Education and Human Sciences, College of (CEHS)


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A DISSERTATION Presented to the Faculty of The Graduate College at the University of Nebraska In Partial Fulfillment of Requirements For the Degree of Doctor of Philosophy, Major: Educational Studies; Under the Supervision of Professors James L. King and Allen Steckelberg
Lincoln, Nebraska: December, 2009
Copyright (c) 2009 Beth L. Vealé


The last ten years has born witness to the rapid development and widespread offering of education at a distance. Even though distance education has been around since the 1970s, little attention has been given to how the structure of an online course influences students’ connections to the course or the instructor. Based on Michael G. Moore’s (1972) theory of transactional distance, this study examined one cluster of his theory—course structure. An extensive review of relevant literature revealed that there was a gap in research related to online course structure. In an effort to contribute to closing this gap, this study explored student experiences related to the structure of online Radiologic Science courses. A qualitative, phenomenological study of these experiences provided a base of knowledge from which conclusions could be drawn and suggestions made.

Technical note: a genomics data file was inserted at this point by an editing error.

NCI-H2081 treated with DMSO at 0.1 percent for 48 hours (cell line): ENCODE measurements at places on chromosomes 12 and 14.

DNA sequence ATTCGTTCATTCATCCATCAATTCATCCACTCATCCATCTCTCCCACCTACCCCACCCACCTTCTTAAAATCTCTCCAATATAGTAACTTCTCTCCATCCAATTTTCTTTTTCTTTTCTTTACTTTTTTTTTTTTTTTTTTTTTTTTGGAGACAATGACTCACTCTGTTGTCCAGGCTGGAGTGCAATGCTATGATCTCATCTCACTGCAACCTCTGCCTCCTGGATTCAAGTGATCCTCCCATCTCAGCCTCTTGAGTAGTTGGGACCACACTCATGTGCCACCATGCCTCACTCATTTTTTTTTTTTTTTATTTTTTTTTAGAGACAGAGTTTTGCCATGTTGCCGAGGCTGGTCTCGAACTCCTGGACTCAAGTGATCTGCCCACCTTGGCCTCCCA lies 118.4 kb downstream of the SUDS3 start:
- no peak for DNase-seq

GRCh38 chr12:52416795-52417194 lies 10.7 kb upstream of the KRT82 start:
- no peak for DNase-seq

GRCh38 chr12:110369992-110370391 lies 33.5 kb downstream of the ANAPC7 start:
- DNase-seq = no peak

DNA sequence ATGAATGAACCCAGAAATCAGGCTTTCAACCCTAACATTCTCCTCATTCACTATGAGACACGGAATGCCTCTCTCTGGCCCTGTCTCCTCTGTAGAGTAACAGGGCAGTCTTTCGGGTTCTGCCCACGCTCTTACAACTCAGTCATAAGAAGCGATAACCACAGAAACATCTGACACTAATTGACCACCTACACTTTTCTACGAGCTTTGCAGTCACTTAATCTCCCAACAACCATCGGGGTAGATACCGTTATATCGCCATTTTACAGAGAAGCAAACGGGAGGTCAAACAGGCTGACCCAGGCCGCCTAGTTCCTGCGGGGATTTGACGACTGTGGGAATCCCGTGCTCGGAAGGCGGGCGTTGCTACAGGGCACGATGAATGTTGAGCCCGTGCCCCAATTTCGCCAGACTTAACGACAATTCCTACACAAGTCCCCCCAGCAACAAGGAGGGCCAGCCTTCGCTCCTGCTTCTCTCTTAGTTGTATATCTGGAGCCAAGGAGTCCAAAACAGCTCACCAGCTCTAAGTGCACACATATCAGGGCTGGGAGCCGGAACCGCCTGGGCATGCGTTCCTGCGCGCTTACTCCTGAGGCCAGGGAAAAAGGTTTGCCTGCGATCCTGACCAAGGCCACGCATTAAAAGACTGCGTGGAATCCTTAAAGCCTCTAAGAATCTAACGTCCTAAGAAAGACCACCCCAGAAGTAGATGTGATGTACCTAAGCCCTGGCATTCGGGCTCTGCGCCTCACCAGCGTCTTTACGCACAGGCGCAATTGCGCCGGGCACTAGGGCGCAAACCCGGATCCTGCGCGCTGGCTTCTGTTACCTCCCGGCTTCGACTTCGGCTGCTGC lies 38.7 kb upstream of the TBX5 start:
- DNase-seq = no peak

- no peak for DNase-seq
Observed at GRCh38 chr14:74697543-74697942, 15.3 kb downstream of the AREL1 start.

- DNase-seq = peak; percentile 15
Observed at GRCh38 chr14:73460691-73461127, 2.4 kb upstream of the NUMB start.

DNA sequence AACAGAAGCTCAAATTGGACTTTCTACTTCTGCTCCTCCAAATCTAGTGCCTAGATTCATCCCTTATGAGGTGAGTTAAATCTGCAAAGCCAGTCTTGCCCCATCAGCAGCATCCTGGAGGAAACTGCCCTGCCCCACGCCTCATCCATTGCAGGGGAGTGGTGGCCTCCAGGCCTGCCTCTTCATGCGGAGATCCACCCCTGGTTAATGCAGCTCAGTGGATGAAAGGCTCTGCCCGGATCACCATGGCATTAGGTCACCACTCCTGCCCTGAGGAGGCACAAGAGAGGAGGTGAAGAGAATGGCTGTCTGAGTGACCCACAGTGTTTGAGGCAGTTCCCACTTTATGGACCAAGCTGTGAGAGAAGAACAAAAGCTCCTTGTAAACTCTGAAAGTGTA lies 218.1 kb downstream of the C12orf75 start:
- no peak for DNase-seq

Twenty students in a fully online Radiologic Science baccalaureate program were interviewed and those interviews were analyzed for emergent themes. The major themes, design, environment, social, and transition help to define the elements of course structure that best serve students by increasing their feelings of connectedness and decreasing transactional distance.

The results of this study may be beneficial to online instructors and developers who are developing new or revising existing courses to better address the needs of their students. Structuring online courses so that students feel a strong sense of connectedness reduces transactional distance.

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